• The left-most column is all green checked circles
  • The channel and band rows have no annotations next to them
  • There are no question mark bubbles next to any row

Verify CSV file upload

Figure 16: Verify CSV file upload

If everything looks correct, click the Upload button in the top right-hand corner to proceed. You will see a message that the sites are uploading. The amount of time this takes will be determined by the number of sites.

Sites uploading

Figure 17: Sites uploading

As sites are uploaded, they will appear on the map.

Mapped site

Figure 18: Mapped site

Create Ray Tracing/Propagation Mapping

Once sites have been uploaded to the planner, the next step is to initiate a study. A study is when Google Network Planner creates ray tracing and propagation mapping for each uploaded site. To start this process, click Run all study layers from the map.

Run a study from the planner map

Figure 19: Run a study from the planner map

Once the study is initiated, the blue Run all study layers button will display a “Computing …” message until the study is complete.

Computing study

Figure 20: Computing study

Coverage Options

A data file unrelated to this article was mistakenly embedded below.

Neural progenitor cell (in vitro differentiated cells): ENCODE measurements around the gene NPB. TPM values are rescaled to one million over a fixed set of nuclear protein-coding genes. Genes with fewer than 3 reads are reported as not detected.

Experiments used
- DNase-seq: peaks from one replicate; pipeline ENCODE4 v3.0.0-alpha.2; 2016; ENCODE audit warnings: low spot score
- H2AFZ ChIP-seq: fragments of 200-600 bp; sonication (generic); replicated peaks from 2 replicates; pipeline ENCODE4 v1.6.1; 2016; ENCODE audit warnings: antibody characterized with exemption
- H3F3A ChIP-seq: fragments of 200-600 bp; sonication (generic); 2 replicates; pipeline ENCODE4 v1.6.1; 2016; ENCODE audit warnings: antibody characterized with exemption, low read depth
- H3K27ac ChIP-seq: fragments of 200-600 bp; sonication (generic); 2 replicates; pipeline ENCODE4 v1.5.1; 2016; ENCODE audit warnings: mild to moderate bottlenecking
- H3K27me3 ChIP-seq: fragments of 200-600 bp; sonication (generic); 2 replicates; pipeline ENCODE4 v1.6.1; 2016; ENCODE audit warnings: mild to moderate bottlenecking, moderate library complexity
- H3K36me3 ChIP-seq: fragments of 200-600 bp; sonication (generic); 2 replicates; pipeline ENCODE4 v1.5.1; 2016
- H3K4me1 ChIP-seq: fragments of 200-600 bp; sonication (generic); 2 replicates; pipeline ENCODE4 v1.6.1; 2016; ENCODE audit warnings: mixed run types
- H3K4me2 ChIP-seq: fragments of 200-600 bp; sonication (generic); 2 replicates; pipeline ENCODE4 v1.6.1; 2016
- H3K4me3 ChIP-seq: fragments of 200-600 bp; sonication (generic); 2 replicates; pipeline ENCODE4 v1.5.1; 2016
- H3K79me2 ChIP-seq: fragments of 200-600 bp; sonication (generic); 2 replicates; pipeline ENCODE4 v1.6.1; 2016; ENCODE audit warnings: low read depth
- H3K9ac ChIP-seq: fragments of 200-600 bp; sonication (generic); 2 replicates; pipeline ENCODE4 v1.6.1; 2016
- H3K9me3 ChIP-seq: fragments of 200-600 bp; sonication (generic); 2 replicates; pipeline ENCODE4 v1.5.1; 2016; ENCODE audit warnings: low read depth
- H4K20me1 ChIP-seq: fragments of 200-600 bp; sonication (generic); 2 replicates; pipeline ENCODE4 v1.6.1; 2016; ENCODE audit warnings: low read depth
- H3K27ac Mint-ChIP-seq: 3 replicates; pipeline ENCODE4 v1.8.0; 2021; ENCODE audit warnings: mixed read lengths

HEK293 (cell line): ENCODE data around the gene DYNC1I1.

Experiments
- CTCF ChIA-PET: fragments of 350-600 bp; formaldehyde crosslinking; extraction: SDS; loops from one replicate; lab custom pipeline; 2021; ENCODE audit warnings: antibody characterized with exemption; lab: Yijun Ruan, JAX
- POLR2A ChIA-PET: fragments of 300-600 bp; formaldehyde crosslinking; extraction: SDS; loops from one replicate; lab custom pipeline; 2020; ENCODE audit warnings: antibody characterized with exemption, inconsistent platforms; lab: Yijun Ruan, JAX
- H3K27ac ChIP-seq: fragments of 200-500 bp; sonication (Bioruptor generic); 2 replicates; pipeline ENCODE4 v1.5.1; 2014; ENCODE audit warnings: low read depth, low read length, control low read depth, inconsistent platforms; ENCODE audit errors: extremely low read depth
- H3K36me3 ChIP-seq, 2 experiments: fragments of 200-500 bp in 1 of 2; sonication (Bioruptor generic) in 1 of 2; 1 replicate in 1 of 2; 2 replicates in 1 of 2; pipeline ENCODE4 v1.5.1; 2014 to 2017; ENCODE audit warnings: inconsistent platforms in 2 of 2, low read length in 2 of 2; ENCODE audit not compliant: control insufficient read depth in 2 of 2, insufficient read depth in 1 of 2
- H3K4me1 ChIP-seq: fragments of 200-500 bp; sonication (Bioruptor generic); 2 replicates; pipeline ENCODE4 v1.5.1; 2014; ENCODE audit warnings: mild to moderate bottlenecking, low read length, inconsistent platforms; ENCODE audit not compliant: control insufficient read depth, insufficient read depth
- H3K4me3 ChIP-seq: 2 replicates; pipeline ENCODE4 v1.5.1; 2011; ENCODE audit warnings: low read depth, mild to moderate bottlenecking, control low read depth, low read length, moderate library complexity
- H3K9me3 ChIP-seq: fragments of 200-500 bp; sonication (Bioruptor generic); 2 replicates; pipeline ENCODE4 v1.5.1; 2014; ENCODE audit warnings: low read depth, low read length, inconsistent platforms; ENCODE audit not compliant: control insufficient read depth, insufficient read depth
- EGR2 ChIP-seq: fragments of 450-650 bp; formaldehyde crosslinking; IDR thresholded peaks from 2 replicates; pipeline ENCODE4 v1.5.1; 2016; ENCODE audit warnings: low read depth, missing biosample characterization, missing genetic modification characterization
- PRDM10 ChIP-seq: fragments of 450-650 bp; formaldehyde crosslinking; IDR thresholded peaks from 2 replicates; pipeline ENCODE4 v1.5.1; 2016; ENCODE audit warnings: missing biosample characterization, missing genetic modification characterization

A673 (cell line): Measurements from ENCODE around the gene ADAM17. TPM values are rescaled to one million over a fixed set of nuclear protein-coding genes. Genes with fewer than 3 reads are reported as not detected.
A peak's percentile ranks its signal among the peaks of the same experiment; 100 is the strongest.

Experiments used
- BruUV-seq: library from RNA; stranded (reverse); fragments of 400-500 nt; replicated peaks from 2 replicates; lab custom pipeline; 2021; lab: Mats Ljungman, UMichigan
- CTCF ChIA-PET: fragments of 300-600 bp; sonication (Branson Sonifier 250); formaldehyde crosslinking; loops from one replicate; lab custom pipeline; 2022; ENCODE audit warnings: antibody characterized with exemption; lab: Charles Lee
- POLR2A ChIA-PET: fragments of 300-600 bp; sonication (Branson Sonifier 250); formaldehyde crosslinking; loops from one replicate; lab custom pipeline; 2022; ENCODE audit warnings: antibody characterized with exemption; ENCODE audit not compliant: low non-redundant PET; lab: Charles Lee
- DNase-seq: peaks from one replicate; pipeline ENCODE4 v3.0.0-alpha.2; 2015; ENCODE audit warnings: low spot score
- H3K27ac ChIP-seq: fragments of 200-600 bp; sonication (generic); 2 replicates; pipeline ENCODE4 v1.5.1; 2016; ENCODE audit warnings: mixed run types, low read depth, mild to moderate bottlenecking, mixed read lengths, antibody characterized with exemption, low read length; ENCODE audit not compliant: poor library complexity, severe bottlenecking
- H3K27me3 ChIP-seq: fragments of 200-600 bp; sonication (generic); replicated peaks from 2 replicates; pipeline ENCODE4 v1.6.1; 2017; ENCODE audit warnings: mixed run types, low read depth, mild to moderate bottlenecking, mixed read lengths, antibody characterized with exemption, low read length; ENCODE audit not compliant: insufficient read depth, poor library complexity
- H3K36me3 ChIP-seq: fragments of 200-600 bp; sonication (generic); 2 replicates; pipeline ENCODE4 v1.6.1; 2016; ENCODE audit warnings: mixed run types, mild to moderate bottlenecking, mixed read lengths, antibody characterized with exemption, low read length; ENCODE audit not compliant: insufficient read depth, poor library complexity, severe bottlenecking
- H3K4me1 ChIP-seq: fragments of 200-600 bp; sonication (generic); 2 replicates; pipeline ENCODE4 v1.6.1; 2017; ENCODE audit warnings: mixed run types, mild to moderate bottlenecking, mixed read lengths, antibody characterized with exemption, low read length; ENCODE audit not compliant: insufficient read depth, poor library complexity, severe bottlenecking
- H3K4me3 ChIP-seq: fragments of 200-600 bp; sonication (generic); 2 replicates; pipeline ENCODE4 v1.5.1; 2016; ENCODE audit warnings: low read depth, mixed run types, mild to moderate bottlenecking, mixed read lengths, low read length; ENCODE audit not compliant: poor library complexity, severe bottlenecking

When a study completes, coverage display options are available for selection. To view options, click the View overlays icon on the left-hand side of the map screen and then click Coverage.

Planner coverage options

Figure 21: Planner coverage options

A list of options is shown on the left. Click the eye icon to the right of each option to select or unselect it. Right mouse click on any unneeded line items and select Delete data raster. To save the results, click the date and time and then right mouse and choose Save all viewable.

Select and save coverage view options

Figure 22: Select and save coverage view options

Display Clutter Heat Map

To display the clutter heat map, click on the Select coverage drop-down menu on the top right-hand side of the map view and select the desired band and option.

Display Clutter Heat Map

Figure 23: Display Clutter Heat Map

Initial clutter display

Figure 24: Initial clutter display

If desired, you can toggle between a map view and satellite view. To toggle the view, click on the Satellite image in the lower left-hand side of the screen.

Toggle between satellite and street map view

Figure 25: Toggle between satellite and street map view

Displaying the Received Power Heat Map